Biological clocks are composed of specific proteins called clock proteins, which interact in cells throughout the body. Biological clocks produce and regulate circadian rhythms—the physical, mental, and behavioral changes that follow a daily cycle. Understanding the molecular mechanisms of the circadian clock provides a huge potential to identify therapeutic interventions to mitigate circadian disruption, and its long-term consequences such as diabetes, obesity, and cancer among shift workers, who undergo frequent circadian disruption and are more prone to these diseases.

In Singapore, Duke-NUS scientists had previously discovered that mutations in a specific protein (called casein kinase 1) alter the core clock protein (called PERIOD or PER), and this changes the timing of the biological clock. In a new study, preclinical models were used to investigate the role of PER2 (a type of PER protein) in clock regulation to further understand and strengthen the model.

“The study findings clearly demonstrated that targeted mutations in the PER2 protein can alter the balance of biological clock and can significantly lengthen the circadian period in preclinical models,” says Rajesh Narasimamurthy, PhD, principal research scientist at the Duke-NUS’ Cancer and Stem Cell Biology (CSCB) program, in a release.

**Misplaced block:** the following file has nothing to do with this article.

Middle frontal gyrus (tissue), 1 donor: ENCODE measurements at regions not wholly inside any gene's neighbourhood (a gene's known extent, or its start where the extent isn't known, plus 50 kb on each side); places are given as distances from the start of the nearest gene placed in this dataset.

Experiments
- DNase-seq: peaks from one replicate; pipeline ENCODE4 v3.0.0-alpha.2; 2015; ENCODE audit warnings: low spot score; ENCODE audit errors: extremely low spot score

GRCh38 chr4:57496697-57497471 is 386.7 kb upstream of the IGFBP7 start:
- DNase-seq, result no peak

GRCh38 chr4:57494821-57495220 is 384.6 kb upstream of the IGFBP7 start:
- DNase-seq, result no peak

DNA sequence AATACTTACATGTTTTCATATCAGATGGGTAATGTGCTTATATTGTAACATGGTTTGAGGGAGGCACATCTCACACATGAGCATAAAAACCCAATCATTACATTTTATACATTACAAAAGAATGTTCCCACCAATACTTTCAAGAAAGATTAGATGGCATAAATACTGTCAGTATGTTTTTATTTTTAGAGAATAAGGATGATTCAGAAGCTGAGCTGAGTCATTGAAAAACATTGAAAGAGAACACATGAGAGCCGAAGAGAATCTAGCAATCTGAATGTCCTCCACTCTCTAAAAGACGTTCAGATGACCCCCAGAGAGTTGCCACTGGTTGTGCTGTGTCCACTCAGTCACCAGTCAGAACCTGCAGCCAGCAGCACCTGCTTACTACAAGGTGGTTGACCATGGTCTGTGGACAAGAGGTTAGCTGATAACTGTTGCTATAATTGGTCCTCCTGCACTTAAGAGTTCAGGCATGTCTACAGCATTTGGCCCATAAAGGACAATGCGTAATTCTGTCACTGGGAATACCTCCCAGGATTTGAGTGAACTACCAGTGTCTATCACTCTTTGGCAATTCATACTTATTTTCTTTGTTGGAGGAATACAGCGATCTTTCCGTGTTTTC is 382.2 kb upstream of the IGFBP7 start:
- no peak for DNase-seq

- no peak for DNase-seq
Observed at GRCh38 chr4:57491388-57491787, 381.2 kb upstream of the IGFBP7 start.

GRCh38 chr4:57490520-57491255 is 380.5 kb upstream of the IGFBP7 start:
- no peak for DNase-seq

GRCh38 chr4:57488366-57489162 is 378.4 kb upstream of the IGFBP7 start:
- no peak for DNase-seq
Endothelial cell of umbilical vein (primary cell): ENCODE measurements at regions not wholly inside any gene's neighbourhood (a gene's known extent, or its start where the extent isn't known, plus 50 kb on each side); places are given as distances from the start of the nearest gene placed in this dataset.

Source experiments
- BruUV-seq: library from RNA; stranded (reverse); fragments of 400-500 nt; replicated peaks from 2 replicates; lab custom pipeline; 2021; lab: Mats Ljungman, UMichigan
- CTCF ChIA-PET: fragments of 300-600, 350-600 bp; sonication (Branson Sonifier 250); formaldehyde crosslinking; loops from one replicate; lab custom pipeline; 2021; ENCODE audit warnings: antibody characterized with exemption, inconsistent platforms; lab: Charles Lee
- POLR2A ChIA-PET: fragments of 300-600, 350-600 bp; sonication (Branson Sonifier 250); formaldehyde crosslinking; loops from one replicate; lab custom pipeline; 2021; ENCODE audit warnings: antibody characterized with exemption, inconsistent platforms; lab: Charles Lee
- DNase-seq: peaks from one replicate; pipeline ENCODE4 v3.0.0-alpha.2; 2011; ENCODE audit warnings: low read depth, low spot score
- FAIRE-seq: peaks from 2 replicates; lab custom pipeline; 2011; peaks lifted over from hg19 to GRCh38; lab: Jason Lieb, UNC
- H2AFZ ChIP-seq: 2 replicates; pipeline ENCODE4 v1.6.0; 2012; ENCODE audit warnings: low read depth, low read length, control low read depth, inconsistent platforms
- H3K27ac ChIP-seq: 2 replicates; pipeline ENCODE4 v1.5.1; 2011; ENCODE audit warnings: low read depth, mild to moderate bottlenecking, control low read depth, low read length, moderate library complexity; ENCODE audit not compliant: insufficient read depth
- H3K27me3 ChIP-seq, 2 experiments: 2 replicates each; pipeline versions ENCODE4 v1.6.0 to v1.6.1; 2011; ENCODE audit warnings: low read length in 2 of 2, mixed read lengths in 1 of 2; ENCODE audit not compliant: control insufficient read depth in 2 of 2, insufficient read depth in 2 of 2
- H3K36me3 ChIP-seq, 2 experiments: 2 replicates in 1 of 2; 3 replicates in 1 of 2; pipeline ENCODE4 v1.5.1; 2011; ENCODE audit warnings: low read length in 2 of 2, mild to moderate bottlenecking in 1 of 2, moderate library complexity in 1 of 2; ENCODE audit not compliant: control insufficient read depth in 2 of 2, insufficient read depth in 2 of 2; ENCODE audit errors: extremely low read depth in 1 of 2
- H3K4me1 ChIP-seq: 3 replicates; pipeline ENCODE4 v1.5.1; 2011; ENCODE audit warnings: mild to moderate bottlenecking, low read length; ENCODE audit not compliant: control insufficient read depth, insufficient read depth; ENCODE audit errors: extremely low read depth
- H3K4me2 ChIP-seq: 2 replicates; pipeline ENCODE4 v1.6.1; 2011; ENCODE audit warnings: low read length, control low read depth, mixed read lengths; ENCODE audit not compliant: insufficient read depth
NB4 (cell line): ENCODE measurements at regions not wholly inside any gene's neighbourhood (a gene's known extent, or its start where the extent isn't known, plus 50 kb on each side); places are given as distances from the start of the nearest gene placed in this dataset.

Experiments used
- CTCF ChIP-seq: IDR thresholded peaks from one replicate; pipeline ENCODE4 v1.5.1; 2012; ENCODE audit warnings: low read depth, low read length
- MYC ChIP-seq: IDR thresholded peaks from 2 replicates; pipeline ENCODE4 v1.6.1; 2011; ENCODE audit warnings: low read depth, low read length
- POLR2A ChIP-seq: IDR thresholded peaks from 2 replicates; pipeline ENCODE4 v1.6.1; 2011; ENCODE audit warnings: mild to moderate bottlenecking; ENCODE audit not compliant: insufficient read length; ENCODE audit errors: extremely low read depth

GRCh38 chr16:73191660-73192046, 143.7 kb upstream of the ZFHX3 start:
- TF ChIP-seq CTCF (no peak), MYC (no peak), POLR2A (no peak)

“People’s sleep/wake patterns play a significant role in determining their cognitive skills, social behavior, and their responses to drug,” says David Virshup, MD, director of the Duke-NUS’ CSCB program, professor, and corresponding author of this study. “Our study helps us understand and validate the genetic and biochemical regulation of our circadian sleep/wake cycles, which can produce a morning lark or night owl effect. Understanding how the clock works can help in the development of new therapeutic interventions for treating people with sleep disorders.”

“Sleep disorders are increasingly recognised as a major public health concern. This important study by our researchers could open new possibilities and strategies to treat sleep disorders, and improve the quality of life among affected individuals in Singapore and beyond,” said Patrick Casey, PhD, professor and senior vice dean for research at Duke-NUS.

The new study is published in Proceedings of the National Academy of Sciences.

The team is currently investigating other factors that can cause mutation in PER2 protein and regulate the clock speed.